Grade 1: JULIUS BABY OF THE WORLD by Kevin Henkes

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http://www.achieve.org/files/JuliusBabyoftheWorld.zip

COMMON CORE STANDARDS

Reading Literature

RL.1.1 Ask and answer questions about key details in a text.

RL.1.3 Describe characters, settings, and major events in a story, using key details.

RL.1.4 Identify words and phrases in stories or poems that suggest feelings or appeal to the senses.

Speaking and Listening 

SL.1.4 Describe people, places, things, and events with relevant details, expressing ideas and feelings clearly.

 

DESCRIPTION OF LESSON

This EQuIP exemplar lesson plan for Grade 1 titled, “JULIUS BABY OF THE WORLD by Kevin Henkes” from Chicago Public Schools is Day 15 of a twenty-day unit of ELA/literacy instruction. The emphasis of the lesson is for students to: ask and answer questions about key details in the text that describe characters, settings, and major events; identify words and phrases that suggest feelings or appeal to the senses; and orally describe people, places, things, and events with relevant details, expressing ideas and feelings clearly. Students are assessed throughout the lesson by their verbal responses during partner discussions, written responses on Post-its and in reader’s notebooks, and anecdotal records. The summative assessment takes place at the end of the unit.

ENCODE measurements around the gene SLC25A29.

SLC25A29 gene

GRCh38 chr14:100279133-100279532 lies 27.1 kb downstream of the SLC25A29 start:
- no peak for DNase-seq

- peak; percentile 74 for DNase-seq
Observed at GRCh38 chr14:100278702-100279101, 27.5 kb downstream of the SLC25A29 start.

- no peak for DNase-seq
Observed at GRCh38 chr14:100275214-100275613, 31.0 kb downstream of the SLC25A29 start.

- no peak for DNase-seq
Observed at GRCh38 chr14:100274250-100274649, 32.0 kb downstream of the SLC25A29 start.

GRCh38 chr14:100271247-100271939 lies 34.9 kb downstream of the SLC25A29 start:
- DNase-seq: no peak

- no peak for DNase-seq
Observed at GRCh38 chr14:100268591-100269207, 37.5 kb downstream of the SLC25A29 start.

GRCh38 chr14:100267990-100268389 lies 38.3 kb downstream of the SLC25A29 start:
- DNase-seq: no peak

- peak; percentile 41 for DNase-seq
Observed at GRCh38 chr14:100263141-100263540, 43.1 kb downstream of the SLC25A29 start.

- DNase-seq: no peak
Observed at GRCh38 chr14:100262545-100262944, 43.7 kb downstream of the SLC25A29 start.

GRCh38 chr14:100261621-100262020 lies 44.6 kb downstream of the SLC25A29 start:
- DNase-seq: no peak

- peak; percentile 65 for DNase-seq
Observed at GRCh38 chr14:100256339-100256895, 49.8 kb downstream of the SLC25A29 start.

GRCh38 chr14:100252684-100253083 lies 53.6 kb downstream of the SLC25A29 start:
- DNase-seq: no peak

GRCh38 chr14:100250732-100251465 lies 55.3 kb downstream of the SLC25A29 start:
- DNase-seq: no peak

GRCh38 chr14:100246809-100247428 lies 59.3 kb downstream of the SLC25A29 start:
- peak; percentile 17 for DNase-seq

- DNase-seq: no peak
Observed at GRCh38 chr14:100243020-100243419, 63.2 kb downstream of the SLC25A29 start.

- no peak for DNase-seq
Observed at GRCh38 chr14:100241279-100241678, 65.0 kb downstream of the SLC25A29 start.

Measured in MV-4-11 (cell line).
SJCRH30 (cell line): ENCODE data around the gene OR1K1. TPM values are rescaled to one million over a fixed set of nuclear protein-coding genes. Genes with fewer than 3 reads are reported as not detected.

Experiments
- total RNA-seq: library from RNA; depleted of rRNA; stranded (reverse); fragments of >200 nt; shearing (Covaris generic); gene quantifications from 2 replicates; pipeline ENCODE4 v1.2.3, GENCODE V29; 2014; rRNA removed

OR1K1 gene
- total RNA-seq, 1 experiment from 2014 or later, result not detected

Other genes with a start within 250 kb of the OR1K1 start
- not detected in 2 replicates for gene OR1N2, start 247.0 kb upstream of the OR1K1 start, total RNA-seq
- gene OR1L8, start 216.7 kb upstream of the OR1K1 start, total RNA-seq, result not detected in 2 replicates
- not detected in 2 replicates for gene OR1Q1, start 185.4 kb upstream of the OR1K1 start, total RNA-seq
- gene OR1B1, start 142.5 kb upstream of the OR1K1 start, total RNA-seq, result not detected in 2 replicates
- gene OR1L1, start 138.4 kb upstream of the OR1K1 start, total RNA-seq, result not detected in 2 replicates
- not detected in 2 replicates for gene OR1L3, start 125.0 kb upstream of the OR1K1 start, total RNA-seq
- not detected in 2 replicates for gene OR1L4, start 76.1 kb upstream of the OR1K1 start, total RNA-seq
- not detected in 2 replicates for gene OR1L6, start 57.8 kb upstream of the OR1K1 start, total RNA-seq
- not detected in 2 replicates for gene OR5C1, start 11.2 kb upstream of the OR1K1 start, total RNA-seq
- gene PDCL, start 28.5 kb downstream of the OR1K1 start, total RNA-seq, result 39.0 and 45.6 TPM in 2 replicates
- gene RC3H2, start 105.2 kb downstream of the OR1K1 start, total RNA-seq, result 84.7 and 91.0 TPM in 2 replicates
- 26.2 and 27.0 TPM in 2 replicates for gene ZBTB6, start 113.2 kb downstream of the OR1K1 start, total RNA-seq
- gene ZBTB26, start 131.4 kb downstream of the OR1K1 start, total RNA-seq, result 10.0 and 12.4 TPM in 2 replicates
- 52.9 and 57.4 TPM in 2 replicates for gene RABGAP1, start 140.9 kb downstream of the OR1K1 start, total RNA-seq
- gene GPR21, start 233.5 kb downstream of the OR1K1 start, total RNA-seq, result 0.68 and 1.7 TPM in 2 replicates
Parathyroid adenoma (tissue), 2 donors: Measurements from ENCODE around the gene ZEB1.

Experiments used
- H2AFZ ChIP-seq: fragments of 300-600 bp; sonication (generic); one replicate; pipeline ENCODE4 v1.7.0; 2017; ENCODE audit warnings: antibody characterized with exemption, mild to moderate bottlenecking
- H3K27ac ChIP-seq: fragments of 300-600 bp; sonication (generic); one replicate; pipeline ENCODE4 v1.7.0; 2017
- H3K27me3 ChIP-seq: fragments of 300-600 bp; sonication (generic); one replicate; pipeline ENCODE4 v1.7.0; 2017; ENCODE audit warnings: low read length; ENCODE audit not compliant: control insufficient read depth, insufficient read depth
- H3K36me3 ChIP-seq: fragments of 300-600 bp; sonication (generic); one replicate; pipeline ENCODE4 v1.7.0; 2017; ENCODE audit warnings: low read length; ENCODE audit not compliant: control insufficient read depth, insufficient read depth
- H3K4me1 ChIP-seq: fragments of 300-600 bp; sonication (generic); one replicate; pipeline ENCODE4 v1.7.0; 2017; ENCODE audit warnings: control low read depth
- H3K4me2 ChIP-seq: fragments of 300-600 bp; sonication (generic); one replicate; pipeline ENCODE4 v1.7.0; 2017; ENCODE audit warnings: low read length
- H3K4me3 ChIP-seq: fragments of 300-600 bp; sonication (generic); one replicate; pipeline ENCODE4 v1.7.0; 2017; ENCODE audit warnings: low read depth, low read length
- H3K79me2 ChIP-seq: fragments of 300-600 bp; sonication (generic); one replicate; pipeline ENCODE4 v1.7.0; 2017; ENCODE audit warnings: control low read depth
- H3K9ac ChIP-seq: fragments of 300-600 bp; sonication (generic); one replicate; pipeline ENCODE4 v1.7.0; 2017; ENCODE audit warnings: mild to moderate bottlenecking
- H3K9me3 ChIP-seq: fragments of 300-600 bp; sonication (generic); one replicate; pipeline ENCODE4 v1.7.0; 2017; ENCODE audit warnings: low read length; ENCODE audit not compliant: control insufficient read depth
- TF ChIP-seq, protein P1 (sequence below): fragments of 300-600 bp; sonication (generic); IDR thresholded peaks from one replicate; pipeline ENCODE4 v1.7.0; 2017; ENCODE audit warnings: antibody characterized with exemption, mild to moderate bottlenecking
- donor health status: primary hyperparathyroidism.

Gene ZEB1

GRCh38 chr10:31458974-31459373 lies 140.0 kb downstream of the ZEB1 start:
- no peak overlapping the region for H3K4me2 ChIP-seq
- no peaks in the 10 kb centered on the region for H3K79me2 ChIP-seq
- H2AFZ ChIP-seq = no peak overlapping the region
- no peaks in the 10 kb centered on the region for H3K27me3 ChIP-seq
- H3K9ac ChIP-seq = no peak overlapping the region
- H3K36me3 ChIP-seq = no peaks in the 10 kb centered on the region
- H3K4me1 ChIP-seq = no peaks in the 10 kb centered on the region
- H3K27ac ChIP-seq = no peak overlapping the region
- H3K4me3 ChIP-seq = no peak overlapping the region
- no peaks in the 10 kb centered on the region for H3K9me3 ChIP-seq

CAUTIONS

Connecticut teachers should be cautioned that since this lesson is part of a larger unit, it will be important to look through the unit plan provided on the site. The First Grade Scoring Tool for Assessments that targets individual standards in the lesson is currently missing RL.1.4 and will need to be added.

RATIONALE FOR SELECTION

The lesson plan is an exemplary example of how to provide all students with opportunities to engage with a text of appropriate complexity for the grade level. It includes a clear and explicit purpose for instruction as it makes reading a text closely, examining textual evidence, and discerning deep meaning a central focus.  Instruction centered on challenging sections of the text engages students in a productive struggle through discussion questions and other supports that build toward independence. The formative assessments included throughout the lesson elicit direct, observable evidence of the degree to which each student is mastering the standards-based content and skills.